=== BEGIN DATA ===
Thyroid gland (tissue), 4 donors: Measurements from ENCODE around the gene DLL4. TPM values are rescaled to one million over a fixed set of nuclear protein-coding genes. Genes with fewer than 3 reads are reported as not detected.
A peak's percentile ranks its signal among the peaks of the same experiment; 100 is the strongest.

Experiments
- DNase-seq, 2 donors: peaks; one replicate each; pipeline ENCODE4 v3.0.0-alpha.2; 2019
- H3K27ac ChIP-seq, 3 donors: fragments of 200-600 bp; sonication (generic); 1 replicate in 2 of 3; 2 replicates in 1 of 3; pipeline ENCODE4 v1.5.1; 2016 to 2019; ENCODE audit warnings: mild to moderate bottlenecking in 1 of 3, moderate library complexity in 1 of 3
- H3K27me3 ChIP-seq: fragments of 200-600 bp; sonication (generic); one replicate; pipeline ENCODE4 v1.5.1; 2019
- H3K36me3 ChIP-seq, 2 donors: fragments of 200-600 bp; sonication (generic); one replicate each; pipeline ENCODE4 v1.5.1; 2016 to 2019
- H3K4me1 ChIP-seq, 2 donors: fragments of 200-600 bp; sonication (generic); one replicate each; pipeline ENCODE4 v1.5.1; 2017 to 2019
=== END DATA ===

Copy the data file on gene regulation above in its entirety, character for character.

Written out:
Thyroid gland (tissue), 4 donors: Measurements from ENCODE around the gene DLL4. TPM values are rescaled to one million over a fixed set of nuclear protein-coding genes. Genes with fewer than 3 reads are reported as not detected.
A peak's percentile ranks its signal among the peaks of the same experiment; 100 is the strongest.

Experiments
- DNase-seq, 2 donors: peaks; one replicate each; pipeline ENCODE4 v3.0.0-alpha.2; 2019
- H3K27ac ChIP-seq, 3 donors: fragments of 200-600 bp; sonication (generic); 1 replicate in 2 of 3; 2 replicates in 1 of 3; pipeline ENCODE4 v1.5.1; 2016 to 2019; ENCODE audit warnings: mild to moderate bottlenecking in 1 of 3, moderate library complexity in 1 of 3
- H3K27me3 ChIP-seq: fragments of 200-600 bp; sonication (generic); one replicate; pipeline ENCODE4 v1.5.1; 2019
- H3K36me3 ChIP-seq, 2 donors: fragments of 200-600 bp; sonication (generic); one replicate each; pipeline ENCODE4 v1.5.1; 2016 to 2019
- H3K4me1 ChIP-seq, 2 donors: fragments of 200-600 bp; sonication (generic); one replicate each; pipeline ENCODE4 v1.5.1; 2017 to 2019